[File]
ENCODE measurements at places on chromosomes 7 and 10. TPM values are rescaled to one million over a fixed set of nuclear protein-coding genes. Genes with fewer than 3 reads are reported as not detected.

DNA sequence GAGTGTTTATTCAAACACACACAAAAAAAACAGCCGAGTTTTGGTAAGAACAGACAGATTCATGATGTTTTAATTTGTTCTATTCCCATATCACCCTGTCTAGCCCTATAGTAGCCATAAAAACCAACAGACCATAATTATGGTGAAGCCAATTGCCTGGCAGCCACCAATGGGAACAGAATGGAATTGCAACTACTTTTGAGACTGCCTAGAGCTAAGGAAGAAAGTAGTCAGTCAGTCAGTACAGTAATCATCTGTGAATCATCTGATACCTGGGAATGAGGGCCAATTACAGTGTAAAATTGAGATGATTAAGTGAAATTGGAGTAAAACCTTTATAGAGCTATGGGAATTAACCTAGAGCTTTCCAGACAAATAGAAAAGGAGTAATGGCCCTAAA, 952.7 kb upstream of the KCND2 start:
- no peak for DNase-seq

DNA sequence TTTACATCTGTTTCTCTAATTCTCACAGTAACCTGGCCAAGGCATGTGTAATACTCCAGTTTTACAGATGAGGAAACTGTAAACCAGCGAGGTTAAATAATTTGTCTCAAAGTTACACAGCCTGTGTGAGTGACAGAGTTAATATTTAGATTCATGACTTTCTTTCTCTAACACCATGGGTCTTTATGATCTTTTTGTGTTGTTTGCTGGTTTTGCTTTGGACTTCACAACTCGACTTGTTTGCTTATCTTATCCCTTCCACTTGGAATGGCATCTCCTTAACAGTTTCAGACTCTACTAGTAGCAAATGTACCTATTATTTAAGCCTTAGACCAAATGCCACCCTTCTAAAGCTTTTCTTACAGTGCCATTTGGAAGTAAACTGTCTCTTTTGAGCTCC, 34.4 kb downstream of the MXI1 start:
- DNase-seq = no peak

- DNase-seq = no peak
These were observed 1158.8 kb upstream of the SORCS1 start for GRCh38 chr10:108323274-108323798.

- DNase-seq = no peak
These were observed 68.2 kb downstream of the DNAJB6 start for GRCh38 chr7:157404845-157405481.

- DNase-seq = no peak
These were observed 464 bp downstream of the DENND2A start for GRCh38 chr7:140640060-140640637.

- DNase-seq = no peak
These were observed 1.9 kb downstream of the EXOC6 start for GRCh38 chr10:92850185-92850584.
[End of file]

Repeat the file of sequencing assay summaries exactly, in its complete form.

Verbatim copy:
ENCODE measurements at places on chromosomes 7 and 10. TPM values are rescaled to one million over a fixed set of nuclear protein-coding genes. Genes with fewer than 3 reads are reported as not detected.

DNA sequence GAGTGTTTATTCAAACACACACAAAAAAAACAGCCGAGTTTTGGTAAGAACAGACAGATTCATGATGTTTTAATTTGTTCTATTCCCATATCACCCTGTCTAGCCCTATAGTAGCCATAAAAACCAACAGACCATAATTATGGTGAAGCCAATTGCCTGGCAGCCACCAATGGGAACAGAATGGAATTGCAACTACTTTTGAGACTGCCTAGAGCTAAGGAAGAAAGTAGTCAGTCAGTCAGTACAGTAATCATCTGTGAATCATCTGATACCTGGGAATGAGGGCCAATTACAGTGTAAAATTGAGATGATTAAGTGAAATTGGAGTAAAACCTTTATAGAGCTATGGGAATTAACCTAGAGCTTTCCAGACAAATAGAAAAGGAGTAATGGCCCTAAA, 952.7 kb upstream of the KCND2 start:
- no peak for DNase-seq

DNA sequence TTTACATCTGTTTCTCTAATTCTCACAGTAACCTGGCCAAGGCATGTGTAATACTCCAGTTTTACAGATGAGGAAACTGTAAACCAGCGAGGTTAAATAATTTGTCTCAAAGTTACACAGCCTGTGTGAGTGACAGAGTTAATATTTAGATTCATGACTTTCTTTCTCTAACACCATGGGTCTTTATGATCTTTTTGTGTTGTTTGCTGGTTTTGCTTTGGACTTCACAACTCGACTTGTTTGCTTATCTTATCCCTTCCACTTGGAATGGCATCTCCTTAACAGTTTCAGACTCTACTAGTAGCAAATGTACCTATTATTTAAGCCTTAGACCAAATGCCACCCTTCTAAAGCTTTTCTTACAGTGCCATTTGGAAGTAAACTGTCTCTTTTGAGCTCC, 34.4 kb downstream of the MXI1 start:
- DNase-seq = no peak

- DNase-seq = no peak
These were observed 1158.8 kb upstream of the SORCS1 start for GRCh38 chr10:108323274-108323798.

- DNase-seq = no peak
These were observed 68.2 kb downstream of the DNAJB6 start for GRCh38 chr7:157404845-157405481.

- DNase-seq = no peak
These were observed 464 bp downstream of the DENND2A start for GRCh38 chr7:140640060-140640637.

- DNase-seq = no peak
These were observed 1.9 kb downstream of the EXOC6 start for GRCh38 chr10:92850185-92850584.